Thursday, July 19, 2012

Massachusetts Reforms Move Forward!

The Massachusetts state legislature is moving on reforms to some of its mandatory minimum drug sentencing laws.  FAMM has been hard at work to get the best bills possible, and we're still working to get them passed.  Here's the full story.

On Tuesday evening, the legislative conference committee that has been working on a sentencing bill reported out a final bill, H.4286. The bill includes eligibility for parole, work release and earned good time for some drug offenders now in prison. Unfortunately, it also includes a new "three strikes" law.

Last night, the House of Representatives passed the bill by a vote of 139 to 14. House members could not offer any amendments; they could only vote "yes" or "no." These developments happened so quickly that we didn't have time to tell our members ahead of time.

What happens next? The bill now goes to the Senate, which is expected to consider the bill today. As with the House, the Senate can only vote "yes" or "no." We expect that the bill will pass in the Senate as well. It then will be sent to Gov. Patrick.

The Governor's response. The Governor will have 10 days to do one of three things: 1) sign the bill into law; 2) send it back to the Legislature with amendments making changes that he wants; or 3) veto the entire bill. FAMM will ask him to file amendments (option #2) to improve both the mandatory minimum reforms and the habitual offender/three strikes law. The Legislature can adopt the amendments or reject them.

Mandatory minimum reforms. The final bill includes the same reforms that were in earlier drafts of the bill (see our July 29 update for more details):

* Eligibility for parole, work release and earned good time for some drug offenders now in prison;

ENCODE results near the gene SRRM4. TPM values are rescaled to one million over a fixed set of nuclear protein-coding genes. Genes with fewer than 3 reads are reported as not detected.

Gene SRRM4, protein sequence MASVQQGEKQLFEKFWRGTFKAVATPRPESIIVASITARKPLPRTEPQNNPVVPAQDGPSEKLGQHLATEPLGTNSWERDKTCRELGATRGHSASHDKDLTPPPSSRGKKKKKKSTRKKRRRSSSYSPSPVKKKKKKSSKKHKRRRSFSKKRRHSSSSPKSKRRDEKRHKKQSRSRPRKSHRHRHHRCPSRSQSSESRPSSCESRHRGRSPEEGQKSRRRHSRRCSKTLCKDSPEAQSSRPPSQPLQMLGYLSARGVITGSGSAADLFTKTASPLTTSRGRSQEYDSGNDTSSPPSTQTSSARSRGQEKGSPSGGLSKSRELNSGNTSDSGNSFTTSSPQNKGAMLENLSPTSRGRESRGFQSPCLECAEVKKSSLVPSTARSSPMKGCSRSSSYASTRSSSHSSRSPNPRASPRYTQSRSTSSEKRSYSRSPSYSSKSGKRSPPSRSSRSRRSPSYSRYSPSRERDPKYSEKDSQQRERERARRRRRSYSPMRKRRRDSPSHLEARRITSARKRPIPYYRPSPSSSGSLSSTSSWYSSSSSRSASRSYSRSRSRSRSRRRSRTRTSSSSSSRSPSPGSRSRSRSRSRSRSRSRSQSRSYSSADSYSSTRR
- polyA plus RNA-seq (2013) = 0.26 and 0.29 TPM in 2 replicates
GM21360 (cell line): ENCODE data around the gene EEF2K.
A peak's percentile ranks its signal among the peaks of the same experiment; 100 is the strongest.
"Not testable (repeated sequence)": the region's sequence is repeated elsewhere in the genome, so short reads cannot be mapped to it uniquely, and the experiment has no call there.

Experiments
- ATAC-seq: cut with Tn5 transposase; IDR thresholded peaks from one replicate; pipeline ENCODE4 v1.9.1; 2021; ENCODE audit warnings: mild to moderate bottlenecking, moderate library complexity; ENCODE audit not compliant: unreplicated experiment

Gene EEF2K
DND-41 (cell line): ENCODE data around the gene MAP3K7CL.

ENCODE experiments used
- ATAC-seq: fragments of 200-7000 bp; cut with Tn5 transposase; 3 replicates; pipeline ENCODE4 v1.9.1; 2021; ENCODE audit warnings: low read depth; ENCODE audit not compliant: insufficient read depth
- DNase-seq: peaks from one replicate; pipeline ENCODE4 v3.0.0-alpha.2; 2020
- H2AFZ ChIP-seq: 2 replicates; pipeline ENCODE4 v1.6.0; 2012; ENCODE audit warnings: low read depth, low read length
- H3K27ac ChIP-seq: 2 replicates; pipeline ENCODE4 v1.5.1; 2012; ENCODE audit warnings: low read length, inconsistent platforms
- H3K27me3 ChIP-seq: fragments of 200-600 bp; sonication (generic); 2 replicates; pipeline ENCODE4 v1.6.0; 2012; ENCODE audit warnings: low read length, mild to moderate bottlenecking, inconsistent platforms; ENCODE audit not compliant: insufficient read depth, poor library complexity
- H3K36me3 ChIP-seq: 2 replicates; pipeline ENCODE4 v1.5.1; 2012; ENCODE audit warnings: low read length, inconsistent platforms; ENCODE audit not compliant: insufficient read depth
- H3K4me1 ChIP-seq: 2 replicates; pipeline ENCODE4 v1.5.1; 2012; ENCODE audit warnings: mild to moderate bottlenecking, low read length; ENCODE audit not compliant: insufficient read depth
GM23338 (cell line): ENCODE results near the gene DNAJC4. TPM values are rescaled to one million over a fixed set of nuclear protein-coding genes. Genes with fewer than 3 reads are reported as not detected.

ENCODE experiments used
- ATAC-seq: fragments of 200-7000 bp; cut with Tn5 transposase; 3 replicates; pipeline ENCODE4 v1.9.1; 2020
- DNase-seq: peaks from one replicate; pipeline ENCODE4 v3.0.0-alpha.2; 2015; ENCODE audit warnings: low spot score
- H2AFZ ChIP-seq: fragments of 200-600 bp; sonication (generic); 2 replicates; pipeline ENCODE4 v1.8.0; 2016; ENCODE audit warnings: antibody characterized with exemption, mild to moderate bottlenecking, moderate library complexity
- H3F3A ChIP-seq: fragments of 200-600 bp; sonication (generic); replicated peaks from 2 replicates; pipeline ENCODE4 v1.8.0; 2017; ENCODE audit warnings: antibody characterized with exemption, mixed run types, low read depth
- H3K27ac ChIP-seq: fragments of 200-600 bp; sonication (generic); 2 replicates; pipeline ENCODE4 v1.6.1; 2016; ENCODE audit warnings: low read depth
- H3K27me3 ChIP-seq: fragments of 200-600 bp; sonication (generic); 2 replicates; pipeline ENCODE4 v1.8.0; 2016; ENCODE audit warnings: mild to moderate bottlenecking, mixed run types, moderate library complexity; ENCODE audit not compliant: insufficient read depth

* Reduced mandatory minimums for some drug offenses;
* Increased drug weights for some trafficking offenses;
* School zones reduced to 300 feet;
* School zone law doesn't apply between midnight and 5 a.m.

Increased earned good time. The final bill includes the same increases that were in earlier drafts of the bill. Again, see our July 29 update for the details.

Habitual offenders/3 strikes. The final bill includes one improvement for habitual offenders, which we were very glad to see. For the section of the bill that can apply to drug offenders, someone can be prosecuted as an habitual offender only if the two prior felony convictions resulted in prison sentences of at least three years for each offense. If convicted of the third felony, he or she will receive the maximum sentence possible, but will be eligible for parole after serving two-thirds of the sentence.

The final bill also creates a new "three strikes" law, where all three convictions must be from a list of serious crimes. That list does not include any drug offenses. Third strikers will receive maximum sentences with no parole. One amendment that FAMM will ask the Governor to file would create a "safety valve" to allow a court to decide that one of the two prior felonies should not be considered a "strike."

We will let you know when the Senate votes. In the meantime, please let us know if you have any questions.

***Note:  The bill is not a law yet!  If it becomes law, it would only apply to people convicted in Massachusetts state courts, not to people convicted in federal courts or in any other state's courts.

Barbara J. Dougan
Massachusetts Project Director